Lightspeed begins trading on the New York Stock Exchange

Lightspeed stock is set to begin trading on the New York Stock Exchange (NYSE) today.

Approval from the NYSE came Thursday, just one day after the Montréal-based e-commerce company announced that it had filed to list on the United States exchange. This was followed by Lightspeed announcing late Thursday that it had priced its subordinate voting shares at $30.50 USD per share.

Lightspeed is set to be listed on the NYSE under the same symbol LSPD, which it also uses for the Toronto Stock Exchange (TSX).

The company stated that its underwriters, led by Morgan Stanley, Barclays and BMO Capital, along with eight other US banks, agreed to purchase an aggregate of 10 million subordinate voting shares from Lightspeed and 1.65 million from Caisse de dépôt et placement du Québec, with Lightspeed pulling in proceeds of $305 million USD and Caisse receiving $50.32 million USD.

The underwriters also have the right to purchase an additional 1.74 million shares from a group of Lightspeed executives, including CEO Dax Dasilva, for a period of 30 days after the offering closes (September 15).

Lightspeed joins a handful of Canadian tech companies that have dual listings in Canada and the United States, including BlackBerry, Shopify, Mogo, and Open Text.

When Lightspeed announced its filing for the NYSE initial public offering, it stated that the net proceeds will be used primarily to strengthen its financial position and allow it to “pursue its growth strategies.”

RELATED: Lightspeed CEO sets sights on growing omnichannel, payment offerings with NYSE listing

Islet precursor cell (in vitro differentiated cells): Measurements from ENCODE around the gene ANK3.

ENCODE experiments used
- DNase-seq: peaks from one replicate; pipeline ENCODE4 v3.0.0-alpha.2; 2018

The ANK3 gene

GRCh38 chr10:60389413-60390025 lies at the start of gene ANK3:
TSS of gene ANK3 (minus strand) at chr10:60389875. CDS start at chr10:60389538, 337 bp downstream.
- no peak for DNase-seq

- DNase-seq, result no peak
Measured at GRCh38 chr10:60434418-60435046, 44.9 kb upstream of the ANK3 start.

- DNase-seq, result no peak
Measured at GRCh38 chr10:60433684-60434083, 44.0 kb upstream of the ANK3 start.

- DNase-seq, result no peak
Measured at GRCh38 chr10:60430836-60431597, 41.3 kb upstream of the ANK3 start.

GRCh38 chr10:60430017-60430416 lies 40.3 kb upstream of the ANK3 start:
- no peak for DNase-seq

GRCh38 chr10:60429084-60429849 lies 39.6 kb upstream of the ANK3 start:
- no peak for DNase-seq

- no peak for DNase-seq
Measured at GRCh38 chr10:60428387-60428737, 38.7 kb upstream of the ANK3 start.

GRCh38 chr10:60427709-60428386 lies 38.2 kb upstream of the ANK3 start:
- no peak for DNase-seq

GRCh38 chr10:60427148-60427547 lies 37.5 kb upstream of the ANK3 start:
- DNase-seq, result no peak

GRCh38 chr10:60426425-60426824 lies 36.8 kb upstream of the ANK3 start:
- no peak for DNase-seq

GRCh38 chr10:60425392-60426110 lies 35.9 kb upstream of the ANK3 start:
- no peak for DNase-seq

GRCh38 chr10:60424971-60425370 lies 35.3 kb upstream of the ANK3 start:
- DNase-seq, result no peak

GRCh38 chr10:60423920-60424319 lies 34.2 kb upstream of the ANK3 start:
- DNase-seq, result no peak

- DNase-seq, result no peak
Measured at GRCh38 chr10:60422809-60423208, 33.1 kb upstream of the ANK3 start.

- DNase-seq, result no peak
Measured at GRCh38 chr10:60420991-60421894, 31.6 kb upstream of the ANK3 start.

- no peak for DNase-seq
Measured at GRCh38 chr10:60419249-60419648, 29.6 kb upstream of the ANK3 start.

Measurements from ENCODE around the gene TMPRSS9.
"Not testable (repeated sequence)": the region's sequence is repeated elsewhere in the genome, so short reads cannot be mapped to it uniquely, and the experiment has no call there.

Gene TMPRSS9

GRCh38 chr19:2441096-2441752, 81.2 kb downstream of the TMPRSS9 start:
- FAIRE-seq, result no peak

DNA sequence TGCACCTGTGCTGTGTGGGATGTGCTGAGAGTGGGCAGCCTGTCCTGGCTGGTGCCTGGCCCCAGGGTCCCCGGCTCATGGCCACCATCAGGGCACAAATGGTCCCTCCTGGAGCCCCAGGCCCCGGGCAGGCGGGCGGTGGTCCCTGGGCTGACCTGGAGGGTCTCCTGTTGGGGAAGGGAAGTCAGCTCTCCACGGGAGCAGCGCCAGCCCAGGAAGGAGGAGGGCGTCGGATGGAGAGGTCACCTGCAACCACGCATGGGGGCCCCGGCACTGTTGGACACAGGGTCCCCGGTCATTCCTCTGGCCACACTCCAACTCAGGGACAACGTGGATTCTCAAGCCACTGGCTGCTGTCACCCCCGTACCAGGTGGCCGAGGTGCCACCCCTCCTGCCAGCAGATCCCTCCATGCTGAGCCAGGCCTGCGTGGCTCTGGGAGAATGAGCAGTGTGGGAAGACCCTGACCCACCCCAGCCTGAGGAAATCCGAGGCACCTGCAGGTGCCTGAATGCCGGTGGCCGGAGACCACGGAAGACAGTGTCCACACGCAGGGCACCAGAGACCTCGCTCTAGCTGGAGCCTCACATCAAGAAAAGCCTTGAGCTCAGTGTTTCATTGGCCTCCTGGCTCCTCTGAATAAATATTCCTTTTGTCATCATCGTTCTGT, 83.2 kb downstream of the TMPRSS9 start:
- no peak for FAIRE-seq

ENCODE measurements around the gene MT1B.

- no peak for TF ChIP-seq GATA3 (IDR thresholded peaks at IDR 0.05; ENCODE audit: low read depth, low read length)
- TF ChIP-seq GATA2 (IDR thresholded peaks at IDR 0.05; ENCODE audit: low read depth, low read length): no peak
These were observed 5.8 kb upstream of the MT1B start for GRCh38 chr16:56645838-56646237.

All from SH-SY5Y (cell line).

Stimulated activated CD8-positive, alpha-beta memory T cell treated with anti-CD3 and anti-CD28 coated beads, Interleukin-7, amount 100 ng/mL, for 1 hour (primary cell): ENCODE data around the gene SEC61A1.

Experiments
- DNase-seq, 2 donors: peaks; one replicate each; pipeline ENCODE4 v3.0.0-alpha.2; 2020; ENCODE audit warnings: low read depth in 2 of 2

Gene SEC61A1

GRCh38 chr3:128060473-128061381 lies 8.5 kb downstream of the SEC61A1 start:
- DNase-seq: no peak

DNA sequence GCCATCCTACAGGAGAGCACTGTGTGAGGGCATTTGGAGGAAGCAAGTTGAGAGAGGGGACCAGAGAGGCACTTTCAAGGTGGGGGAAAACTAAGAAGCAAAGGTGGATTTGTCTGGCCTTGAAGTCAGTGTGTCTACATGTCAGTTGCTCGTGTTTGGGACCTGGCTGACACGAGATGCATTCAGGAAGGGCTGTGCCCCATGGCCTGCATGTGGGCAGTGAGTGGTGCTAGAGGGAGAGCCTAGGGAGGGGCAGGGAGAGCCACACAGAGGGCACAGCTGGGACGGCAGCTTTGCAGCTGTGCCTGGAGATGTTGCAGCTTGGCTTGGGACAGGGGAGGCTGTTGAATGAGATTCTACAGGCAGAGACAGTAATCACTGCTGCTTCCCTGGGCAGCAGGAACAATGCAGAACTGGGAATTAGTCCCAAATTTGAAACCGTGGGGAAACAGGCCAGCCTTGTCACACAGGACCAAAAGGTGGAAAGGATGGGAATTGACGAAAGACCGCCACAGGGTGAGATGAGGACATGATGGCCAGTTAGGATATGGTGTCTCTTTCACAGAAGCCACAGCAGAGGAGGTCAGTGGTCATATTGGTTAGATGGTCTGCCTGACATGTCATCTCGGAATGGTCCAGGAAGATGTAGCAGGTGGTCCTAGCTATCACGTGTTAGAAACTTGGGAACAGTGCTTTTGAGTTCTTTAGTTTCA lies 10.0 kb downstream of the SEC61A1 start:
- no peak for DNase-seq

The decision to pursue the dual public listing follows an interesting year for Lightspeed, which sells its software to small businesses.

While the startup reported strong year-over-year growth in fiscal first-quarter 2021, which ended June 30, 2020, it also faced flat revenue and customer growth due to the COVID-19 pandemic. In its filings, the Montréal company noted that the COVID-19 pandemic “is adversely affecting and is expected to continue to adversely affect” its business. Lightspeed cited a challenging economic environment for small businesses, notably retail and hospitality customers.

Founded by Dasilva in 2005, Lightspeed develops cloud-based point-of-sale (POS) and e-commerce software for small businesses. Its software is designed to help retailers, restaurants, and e-commerce merchants build and manage their businesses. Of late, the company has been expanding from its POS roots. Earlier this year it teamed up with global payments platform Stripe launch of its own payments product, later announcing a new loan offering for small- to medium-sized businesses.

Meagan Simpson

Meagan Simpson

Meagan is the Associate Editor for BetaKit. A tech writer that is super proud to showcase the Canadian tech scene. Background in almost every type of journalism from sports to politics. Podcast and Harry Potter nerd, photographer and crazy cat lady.